Finally, returning to the discussion of proposals, while it is not clear that Mexican society is enthusiastic about these elections, it is a good sign that the INE, UNAM, and other organizations are focused on disseminating information among the electorate and promoting the debate on the proposals. Hopefully, it will help to overcome apathy and increase voter turnout next June.

See the infographics below analyzing key issues on the PRI, PAN, and PRD legislative proposals. The proposals are grouped into 8 categories: rule of law, public finances, security, economy, education, social development, sustainability, and energy.

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Visit here for more information regarding the political landscape in Mexico

Visit here for more information on the parties for this election

Visit here to check all the legislative proposals (in Spanish)

Gubernatorial Elections in Mexico: The Polls

By Pedro Valenzuela Parcero

In this infographic, the Mexico Institute analyzes the published polls of some Mexican states holding gubernatorial elections in 2015. We highlight the top two candidates in the states, except in the case of Nuevo León, where we want to highlight the surprising rise of an independent candidate above the PAN’s candidate (click here to read our previous analysis on Nuevo León).

In general, the fight for governor in each state will end up being between two candidates or coalitions. The PAN is competitive in almost all of the gubernatorial races, but the PRD is strong in the southern region of the country. Furthermore, the PRI is competitive in all of the elections, either leading the preferences or coming in a close second.  In particular, in the states of Sonora, San Luis Potosí, Querétaro, and Michoacán, the race will likely become more competitive as the campaigns continue. In the states of Colima, Guerrero, and Nuevo León, although the current leaders have a significant advantage, this may change due to the recent trend of the other top contenders. Finally, in Baja California Sur and Campeche, the leaders in the polls could strengthen their positions as the campaigns advance.

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Download here a pdf version of the infographic and visit here the post in our website
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Mexican Congress expands reach of freedom-of-information law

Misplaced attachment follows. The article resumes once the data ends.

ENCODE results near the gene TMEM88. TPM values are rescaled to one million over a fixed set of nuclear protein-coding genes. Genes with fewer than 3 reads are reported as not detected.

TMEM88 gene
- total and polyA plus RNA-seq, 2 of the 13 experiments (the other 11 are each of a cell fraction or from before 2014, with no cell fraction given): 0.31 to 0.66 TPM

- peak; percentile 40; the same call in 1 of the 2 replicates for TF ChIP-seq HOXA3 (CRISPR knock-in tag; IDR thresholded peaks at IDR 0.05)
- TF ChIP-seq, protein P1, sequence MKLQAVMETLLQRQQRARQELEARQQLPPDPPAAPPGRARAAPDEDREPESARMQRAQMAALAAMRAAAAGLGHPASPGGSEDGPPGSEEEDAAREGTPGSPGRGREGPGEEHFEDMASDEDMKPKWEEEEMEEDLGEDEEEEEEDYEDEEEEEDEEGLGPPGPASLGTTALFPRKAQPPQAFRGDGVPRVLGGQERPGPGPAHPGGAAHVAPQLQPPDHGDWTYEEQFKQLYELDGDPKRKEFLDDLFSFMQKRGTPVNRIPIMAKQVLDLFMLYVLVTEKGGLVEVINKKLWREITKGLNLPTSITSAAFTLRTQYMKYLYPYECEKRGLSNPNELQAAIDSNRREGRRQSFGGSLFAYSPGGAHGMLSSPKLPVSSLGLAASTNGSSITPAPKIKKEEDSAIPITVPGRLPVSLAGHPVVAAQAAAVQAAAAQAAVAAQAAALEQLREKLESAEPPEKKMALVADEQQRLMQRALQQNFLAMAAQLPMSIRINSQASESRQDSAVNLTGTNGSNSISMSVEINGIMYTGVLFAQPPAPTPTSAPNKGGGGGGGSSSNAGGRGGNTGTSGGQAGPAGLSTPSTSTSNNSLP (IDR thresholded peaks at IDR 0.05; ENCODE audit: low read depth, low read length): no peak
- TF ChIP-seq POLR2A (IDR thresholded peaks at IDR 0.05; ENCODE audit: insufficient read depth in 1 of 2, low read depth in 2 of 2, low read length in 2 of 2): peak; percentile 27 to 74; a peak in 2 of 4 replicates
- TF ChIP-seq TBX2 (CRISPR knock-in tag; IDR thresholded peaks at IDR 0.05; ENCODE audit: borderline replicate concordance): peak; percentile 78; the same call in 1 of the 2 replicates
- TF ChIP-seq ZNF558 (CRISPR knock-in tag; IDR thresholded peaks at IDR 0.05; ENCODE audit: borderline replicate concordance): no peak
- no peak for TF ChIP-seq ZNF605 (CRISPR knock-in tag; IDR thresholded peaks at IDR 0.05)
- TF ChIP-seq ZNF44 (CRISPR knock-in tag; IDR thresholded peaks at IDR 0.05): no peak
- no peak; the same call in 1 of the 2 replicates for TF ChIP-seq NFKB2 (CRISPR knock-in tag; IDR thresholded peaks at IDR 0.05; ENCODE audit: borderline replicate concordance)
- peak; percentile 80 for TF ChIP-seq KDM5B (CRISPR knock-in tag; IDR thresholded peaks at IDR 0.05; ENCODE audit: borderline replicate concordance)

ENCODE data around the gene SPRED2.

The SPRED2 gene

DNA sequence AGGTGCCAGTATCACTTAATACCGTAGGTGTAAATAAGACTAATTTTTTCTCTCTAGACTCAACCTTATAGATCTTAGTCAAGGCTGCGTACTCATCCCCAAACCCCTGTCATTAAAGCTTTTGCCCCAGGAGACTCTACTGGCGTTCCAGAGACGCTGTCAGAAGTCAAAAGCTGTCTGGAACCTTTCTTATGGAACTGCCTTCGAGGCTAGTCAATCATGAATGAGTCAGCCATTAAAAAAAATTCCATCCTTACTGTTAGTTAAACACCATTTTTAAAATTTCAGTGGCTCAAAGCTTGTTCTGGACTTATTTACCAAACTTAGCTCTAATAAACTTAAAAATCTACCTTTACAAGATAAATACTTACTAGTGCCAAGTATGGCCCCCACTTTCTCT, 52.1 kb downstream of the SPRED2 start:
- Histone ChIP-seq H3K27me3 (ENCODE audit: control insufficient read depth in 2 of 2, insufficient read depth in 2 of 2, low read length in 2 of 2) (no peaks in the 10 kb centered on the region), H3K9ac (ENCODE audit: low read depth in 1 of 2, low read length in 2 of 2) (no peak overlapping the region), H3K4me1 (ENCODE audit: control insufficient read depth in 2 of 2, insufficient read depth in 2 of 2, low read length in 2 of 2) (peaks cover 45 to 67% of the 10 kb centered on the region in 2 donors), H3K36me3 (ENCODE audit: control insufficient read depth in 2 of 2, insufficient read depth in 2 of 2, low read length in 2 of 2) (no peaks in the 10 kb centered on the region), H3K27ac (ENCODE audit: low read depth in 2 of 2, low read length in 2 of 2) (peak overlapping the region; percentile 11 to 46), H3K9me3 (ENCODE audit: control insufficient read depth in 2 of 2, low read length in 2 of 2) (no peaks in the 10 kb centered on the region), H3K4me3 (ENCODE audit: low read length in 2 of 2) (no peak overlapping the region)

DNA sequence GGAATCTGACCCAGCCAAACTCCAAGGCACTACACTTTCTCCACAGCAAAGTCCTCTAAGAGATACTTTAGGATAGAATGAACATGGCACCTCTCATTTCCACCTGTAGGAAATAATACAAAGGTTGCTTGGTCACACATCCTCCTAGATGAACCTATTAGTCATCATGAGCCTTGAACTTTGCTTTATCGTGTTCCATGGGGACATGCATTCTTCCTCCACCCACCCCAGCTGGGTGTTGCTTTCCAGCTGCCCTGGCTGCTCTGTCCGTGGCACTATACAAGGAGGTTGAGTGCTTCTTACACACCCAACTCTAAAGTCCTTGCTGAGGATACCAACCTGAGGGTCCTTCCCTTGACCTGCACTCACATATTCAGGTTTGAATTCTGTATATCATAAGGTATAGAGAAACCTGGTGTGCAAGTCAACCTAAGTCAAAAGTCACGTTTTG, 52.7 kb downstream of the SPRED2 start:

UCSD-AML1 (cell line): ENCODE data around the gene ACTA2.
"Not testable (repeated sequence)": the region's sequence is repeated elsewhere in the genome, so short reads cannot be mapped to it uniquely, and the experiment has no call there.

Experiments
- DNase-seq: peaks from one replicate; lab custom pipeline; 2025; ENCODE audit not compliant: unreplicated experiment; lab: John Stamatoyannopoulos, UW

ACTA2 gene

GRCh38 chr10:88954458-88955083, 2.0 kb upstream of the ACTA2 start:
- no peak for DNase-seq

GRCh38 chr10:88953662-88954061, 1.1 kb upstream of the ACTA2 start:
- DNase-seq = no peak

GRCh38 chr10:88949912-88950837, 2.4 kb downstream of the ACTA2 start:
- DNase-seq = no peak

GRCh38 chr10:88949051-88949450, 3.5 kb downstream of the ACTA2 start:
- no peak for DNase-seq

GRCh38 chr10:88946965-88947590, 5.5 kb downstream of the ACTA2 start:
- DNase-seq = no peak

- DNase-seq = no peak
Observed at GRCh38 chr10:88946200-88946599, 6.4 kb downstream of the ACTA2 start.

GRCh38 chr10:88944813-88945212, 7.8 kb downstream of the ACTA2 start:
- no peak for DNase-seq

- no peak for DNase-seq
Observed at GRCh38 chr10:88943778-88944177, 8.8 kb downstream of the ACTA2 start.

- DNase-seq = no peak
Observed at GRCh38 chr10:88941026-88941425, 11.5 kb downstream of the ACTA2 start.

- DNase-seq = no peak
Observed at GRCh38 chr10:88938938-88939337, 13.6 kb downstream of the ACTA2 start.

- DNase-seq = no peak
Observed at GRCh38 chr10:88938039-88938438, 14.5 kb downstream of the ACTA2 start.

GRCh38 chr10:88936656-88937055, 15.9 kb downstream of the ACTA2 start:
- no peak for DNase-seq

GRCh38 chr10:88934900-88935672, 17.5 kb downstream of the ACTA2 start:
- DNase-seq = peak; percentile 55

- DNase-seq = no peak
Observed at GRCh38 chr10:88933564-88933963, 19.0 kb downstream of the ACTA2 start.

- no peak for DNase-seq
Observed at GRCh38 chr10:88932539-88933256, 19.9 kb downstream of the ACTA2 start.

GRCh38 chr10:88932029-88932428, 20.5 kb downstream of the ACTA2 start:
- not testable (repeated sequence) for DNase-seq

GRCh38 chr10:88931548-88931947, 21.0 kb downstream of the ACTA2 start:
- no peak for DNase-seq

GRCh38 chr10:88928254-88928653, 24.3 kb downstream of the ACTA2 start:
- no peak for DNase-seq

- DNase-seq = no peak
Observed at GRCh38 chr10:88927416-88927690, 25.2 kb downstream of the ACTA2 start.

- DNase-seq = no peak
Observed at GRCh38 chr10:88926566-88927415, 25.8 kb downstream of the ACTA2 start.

By Associated Press via The Washington Post, 04/17/15

MEXICO CITY — Mexico’s Congress has approved freedom of information legislation that will allow public access to data from almost any entity that receives government funding.

The measure was passed Thursday in the lower house on a 264-68 vote and now goes to the president for his signature.

President Enrique Pena Nieto wrote in his Twitter account that the law “will strengthen the accountability of the Mexican government and combat corruption.”

Mexicans can currently use freedom-of-information requests to get data from government agencies. But the new law now also covers requests to unions, political parties and government-supported councils and commissions.

The law also sets down rules for the classifying of information as confidential or a state secret, designations that have allowed some agencies to skirt information access rules.

Here are 5 important changes in the new freedom-of-information law:

  1. Increase transparency obligations to all organizations that receive public funds, including political parties, unions, and independent agencies, among others.
  2. Federal deputies and Senators now have to make public their salaries, bonuses, benefits, and other expenses.
  3. Information regarding human rights violations cannot be restricted from the public.
  4. Creation of a National Transparency System, a digital platform to gather and track all the access-to-information requests.
  5. Increase penalties for public servants when they declare absence of information without proof.

Click here and here for more information (in Spanish).

Click here to see a larger version of the infographic “The Mexican State and Anti-Corruption Efforts.”

Also, click here to check the components of the WJP Open Government Index 2015 in which Mexico is ranked 42 out of 102 countries.

This year, the Mexico Institute is working on proposals and analyses regarding transparency and rule of law. You can visit our info-graphics, events, and publications on the topic here. Below you can find the webcast of Luis Rubio’s Book: A Mexican Utopia.